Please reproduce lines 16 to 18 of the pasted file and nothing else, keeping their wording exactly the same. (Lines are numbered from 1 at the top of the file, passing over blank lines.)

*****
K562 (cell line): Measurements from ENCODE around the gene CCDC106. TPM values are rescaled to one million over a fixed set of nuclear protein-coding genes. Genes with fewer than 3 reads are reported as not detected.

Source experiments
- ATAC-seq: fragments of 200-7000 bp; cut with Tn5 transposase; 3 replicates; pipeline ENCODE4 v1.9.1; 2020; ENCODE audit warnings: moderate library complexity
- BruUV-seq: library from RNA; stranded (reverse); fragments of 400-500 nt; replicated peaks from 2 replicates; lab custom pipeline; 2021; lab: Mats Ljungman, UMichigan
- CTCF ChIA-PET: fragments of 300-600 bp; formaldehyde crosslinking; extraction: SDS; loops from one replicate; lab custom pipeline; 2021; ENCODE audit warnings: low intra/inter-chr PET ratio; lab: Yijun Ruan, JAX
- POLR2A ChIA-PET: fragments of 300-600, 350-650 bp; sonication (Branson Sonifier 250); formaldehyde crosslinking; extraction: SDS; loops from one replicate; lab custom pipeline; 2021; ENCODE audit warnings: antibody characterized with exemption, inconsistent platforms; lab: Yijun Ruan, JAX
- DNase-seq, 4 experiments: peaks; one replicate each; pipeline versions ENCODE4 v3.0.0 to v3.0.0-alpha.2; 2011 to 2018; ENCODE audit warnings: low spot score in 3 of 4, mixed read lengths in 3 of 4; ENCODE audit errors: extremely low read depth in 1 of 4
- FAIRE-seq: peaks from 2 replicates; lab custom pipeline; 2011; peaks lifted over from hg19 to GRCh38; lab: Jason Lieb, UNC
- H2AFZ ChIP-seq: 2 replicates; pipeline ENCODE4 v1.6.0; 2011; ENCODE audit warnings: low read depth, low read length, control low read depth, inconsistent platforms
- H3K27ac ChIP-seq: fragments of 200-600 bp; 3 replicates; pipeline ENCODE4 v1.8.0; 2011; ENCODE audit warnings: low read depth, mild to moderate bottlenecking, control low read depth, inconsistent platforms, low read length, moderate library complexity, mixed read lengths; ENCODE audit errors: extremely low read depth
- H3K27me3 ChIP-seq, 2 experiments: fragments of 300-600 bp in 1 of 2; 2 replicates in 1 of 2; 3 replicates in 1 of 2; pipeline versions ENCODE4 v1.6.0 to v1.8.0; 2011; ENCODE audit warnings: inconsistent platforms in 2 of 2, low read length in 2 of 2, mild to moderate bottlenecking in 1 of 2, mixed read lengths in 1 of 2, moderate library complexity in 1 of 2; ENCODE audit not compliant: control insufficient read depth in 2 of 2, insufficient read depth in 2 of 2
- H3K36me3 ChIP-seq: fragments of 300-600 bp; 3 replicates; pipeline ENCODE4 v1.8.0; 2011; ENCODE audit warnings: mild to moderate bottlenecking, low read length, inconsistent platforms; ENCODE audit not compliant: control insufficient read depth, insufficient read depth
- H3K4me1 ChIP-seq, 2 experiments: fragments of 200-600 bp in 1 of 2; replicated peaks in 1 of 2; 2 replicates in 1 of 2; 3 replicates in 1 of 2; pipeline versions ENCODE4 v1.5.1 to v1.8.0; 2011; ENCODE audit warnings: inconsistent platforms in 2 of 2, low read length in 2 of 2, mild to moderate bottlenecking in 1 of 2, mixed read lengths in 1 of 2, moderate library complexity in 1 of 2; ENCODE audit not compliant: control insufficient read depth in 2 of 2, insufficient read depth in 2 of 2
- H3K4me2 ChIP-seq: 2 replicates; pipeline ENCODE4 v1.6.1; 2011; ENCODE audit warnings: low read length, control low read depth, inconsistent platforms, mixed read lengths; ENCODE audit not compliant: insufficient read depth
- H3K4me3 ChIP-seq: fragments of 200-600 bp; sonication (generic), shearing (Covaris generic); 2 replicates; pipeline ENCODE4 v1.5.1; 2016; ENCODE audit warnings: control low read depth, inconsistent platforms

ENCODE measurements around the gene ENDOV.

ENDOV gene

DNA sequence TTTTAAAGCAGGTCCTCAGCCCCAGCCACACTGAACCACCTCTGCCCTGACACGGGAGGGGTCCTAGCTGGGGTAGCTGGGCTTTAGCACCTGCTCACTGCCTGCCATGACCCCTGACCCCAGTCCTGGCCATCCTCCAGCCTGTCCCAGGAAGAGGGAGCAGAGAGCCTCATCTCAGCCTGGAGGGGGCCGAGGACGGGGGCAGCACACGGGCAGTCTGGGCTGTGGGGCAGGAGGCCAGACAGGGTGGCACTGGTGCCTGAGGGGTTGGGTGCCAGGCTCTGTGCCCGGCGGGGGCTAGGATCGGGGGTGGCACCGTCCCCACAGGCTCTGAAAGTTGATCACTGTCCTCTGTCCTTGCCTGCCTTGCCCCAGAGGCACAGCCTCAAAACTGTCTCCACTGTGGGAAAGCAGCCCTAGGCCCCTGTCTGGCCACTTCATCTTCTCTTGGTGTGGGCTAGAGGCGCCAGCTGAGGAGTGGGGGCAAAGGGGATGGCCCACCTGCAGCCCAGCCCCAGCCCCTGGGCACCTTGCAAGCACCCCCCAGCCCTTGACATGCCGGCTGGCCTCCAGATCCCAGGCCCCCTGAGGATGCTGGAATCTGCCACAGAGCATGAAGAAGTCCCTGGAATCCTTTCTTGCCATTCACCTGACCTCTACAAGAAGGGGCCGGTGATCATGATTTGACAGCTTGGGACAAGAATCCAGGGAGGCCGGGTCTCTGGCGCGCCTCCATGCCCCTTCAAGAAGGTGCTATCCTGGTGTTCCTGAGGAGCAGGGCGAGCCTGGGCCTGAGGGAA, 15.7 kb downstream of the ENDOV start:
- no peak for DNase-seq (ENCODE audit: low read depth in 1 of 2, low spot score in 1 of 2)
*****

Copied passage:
ENCODE measurements around the gene ENDOV.

ENDOV gene

DNA sequence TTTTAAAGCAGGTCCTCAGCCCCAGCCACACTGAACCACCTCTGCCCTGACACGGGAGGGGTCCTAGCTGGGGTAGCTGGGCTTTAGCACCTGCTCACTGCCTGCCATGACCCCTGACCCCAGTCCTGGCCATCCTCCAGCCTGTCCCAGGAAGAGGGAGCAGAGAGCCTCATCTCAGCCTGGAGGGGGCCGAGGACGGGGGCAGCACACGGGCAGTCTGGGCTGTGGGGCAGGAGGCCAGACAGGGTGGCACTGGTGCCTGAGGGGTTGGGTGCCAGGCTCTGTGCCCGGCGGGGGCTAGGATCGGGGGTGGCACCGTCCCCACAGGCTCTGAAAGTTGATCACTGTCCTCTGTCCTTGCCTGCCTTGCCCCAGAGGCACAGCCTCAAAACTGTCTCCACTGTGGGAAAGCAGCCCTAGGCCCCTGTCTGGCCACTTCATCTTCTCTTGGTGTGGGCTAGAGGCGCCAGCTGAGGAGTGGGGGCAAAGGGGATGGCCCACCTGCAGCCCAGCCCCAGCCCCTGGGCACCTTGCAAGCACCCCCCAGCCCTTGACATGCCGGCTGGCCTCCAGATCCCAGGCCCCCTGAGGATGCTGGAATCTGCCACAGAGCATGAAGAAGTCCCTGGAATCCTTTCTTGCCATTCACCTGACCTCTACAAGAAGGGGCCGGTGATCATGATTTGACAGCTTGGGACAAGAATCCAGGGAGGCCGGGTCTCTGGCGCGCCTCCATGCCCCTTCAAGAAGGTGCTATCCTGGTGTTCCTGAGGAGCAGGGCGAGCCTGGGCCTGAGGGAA, 15.7 kb downstream of the ENDOV start: